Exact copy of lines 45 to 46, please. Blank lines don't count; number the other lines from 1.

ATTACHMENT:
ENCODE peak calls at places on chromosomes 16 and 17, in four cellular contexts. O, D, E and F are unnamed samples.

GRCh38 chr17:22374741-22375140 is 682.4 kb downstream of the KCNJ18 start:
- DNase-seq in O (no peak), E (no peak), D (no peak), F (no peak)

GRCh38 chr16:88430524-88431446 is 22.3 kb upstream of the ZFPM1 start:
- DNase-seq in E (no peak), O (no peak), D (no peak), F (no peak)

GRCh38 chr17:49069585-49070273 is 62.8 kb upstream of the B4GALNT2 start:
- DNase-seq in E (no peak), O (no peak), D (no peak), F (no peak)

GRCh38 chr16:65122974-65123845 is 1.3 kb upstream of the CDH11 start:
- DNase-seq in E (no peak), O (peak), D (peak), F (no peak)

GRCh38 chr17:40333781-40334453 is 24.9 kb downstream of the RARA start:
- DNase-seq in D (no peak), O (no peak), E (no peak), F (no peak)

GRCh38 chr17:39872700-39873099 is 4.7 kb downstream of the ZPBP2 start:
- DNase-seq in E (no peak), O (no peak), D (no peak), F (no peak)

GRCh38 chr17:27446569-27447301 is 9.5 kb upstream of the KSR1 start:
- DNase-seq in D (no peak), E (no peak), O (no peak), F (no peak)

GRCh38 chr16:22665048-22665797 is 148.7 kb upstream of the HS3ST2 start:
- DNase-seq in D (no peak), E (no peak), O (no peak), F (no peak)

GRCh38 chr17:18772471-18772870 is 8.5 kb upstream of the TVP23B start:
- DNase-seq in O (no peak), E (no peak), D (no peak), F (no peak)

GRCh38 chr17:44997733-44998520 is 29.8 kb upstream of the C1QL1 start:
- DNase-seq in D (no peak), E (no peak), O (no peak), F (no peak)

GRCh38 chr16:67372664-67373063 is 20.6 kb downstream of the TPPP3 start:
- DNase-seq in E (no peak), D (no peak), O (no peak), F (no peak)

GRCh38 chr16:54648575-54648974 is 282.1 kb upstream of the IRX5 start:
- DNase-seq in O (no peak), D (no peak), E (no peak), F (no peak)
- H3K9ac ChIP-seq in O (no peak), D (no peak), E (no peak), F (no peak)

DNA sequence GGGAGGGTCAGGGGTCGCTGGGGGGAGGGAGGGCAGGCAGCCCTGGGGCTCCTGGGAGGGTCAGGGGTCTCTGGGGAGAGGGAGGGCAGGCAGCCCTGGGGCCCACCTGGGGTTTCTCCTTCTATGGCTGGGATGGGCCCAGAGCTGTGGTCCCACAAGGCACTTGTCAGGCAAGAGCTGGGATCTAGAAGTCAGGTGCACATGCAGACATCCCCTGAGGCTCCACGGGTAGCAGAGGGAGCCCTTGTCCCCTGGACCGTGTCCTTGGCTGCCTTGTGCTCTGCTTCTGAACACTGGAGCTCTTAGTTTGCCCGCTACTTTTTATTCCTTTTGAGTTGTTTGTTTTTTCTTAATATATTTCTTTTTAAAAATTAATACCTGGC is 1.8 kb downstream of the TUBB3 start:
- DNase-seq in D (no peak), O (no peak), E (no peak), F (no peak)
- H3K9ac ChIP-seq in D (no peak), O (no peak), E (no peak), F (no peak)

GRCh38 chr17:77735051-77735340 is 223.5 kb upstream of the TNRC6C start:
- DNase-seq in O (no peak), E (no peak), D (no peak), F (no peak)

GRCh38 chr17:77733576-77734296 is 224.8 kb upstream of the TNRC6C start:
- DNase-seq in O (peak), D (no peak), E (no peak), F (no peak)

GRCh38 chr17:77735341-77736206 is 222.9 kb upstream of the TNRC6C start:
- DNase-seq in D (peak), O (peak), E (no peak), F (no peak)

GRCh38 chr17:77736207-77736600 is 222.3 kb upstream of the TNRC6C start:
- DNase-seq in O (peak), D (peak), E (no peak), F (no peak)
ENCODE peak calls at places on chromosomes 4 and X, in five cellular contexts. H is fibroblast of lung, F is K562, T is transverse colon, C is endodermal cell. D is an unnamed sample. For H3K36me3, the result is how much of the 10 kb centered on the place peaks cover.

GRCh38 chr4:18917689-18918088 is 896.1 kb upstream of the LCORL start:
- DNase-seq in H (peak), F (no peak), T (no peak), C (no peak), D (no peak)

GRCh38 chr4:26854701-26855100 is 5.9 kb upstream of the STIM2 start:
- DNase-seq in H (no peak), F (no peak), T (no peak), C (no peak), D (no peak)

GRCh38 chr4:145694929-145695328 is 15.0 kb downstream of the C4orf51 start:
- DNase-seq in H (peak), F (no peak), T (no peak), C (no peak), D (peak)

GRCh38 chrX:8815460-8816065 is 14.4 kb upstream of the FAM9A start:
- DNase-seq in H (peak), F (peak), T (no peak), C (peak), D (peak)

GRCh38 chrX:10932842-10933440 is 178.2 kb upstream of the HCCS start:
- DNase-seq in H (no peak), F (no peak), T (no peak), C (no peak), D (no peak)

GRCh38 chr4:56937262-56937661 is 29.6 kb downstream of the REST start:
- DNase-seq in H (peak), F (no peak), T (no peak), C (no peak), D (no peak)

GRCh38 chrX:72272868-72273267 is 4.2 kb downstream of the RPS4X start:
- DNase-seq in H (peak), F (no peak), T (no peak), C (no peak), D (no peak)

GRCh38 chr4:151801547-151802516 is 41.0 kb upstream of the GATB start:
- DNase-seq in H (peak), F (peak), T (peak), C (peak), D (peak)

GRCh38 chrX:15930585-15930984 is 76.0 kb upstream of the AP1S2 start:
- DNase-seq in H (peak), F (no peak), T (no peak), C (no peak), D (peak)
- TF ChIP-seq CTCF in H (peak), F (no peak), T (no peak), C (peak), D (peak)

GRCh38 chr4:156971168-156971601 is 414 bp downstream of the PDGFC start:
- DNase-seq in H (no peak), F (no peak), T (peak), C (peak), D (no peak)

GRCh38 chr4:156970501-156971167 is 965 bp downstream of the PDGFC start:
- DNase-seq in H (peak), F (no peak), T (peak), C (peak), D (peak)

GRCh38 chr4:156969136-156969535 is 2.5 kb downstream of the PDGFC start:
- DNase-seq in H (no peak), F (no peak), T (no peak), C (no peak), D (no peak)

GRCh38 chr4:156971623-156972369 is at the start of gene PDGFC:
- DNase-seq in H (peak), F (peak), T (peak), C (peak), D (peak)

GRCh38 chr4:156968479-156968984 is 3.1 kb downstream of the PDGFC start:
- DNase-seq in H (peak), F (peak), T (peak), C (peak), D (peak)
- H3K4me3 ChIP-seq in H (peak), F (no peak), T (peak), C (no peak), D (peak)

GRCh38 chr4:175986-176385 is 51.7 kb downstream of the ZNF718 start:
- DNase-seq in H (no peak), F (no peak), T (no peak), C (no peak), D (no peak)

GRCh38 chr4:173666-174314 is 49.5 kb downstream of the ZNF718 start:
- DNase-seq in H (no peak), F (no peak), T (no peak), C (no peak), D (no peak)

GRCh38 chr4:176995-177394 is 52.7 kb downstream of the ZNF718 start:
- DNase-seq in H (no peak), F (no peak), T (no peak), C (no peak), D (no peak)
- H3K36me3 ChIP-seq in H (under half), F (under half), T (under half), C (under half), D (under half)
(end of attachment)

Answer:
GRCh38 chrX:8815460-8816065 is 14.4 kb upstream of the FAM9A start:
- DNase-seq in H (peak), F (peak), T (no peak), C (peak), D (peak)